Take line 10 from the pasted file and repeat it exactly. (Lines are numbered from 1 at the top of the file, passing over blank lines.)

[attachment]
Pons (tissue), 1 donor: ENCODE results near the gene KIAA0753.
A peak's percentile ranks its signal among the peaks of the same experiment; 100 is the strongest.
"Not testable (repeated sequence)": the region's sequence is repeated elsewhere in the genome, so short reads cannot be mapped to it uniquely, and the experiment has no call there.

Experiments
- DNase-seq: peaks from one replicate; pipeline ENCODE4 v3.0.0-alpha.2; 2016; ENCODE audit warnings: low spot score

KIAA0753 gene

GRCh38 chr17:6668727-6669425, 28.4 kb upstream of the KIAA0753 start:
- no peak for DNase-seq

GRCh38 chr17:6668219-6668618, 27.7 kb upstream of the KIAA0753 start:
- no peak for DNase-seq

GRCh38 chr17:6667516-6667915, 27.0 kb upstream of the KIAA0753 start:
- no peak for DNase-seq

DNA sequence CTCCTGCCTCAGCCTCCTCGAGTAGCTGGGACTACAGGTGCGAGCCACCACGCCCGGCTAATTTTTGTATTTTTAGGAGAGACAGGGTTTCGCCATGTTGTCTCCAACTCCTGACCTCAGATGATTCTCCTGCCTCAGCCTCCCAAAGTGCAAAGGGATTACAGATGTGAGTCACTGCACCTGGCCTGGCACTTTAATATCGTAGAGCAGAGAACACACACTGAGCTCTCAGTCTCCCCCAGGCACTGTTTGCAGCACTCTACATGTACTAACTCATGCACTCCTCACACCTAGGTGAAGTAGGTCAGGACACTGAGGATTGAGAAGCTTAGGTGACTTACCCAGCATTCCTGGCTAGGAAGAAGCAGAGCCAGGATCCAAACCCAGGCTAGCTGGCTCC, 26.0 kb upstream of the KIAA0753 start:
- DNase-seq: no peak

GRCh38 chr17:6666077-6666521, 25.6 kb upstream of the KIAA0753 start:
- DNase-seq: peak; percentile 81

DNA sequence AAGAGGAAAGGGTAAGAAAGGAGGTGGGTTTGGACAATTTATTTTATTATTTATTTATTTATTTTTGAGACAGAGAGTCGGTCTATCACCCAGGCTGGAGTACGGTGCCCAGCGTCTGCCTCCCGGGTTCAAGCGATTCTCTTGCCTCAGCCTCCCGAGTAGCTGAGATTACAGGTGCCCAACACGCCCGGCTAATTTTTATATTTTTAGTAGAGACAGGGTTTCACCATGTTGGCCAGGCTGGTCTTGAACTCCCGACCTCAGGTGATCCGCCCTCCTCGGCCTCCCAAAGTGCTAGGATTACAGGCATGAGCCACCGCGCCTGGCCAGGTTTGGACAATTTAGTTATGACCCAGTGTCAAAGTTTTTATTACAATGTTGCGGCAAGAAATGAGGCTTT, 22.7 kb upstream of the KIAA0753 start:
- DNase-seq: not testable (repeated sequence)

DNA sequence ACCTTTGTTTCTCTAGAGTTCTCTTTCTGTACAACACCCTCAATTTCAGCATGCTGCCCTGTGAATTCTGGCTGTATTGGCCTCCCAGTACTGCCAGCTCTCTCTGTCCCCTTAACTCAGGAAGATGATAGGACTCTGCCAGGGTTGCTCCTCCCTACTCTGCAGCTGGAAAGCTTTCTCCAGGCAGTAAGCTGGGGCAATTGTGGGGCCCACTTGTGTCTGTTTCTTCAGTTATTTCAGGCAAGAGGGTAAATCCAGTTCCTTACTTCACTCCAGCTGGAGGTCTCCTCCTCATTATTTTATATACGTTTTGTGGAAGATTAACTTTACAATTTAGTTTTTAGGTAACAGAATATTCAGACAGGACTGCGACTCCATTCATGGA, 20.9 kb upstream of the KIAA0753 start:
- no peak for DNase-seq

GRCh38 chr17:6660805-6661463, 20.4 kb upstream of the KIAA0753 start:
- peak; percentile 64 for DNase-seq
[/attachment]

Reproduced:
- no peak for DNase-seq